By Randy Rick

The Austrian 11mm Gasser Army Revolver M1870


Gasser Austrian Army Revolvers, Models 1870 & 1870/74

The firm of Leopold Gasser was situated in Vienna, Austria. Leopold was born in 1836. His father Johann Gasser was also a gunsmith, as was his son Johann. Leopold started his work employed by the gunsmith Josef Scheinigg whose daughter Leopoldine he married before starting his own firm in 1870.

The 11mm Gasser Army Revolvers fired a cartridge that was origonally used in the Werndl carbines. Double Action. Serial numbers up to 60,000 for the M1870 continuing up to 145,000 for the M1870/74. The M1870 had an iron frame, while the M1870/74 had a steel frame. Some M1870/74's carried the stamp GussStahl (steel).

The cylinders typically carried stamps:

		(crown)
                  LG          
                  70           
             serial number

Where LG = initials of Leopold Gasser or JG = Johann Gasser (son).
      70 = last 2 digits of the year, 70 or 71 etc.

On the front part of the frame sustaining the barrel (left) one finds the
inscription:

		L. GASSER
                  WIEN
              serial number

On top of the frame in front of the cylinder one finds:

           	      T
	      Double Headed Eagle
                     870         (the year 1870, etc)


On the frame, left side, in front of the trigger guard, one also finds the
serial number.

On the frame, left side, behind the trigger, one frequently finds a unit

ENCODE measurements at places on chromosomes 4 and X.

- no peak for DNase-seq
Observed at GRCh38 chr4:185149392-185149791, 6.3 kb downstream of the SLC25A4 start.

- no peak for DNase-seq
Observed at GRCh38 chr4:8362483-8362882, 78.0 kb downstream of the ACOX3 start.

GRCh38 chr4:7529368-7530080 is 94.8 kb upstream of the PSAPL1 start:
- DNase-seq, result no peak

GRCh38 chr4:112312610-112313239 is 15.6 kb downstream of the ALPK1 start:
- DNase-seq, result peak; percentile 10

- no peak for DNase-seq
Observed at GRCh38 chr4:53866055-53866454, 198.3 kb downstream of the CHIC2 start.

designation. Example:  13TD/458 which stands for the 13th Train Division,
weapon number 458.

Commercially sold guns would have the stamp, on the right of the frame
infront of the trigger guard:
                            L. G.
                     (apple with arrow)
                        SCHUTZ MARKE

Fluted cylinders are seen on commercial guns.

A small number of M1870/74 revolvers were made by Thomas Sederle in 1881 and 1882.

Other Austrian military proofs such as Wn-eagle-year, or HV-year, or LW-year may be seen on these revolvers.

The Navy version of the M1870 used a wedge to retain the front of the frame instead of a thumb screw.

A scaled down version of the M1870/74, the 9mm, the Infantry-Officer Gasser-Kropatschek is also found.

Gasser made Montenegrin revolvers are common.

There are numerous other Gasser, Sederle, and Gasser-Kropatschek revolvers which are detailed in the fine book by Schuy (German Text). This book has been available at IDSA Books, tel 937-773-4203.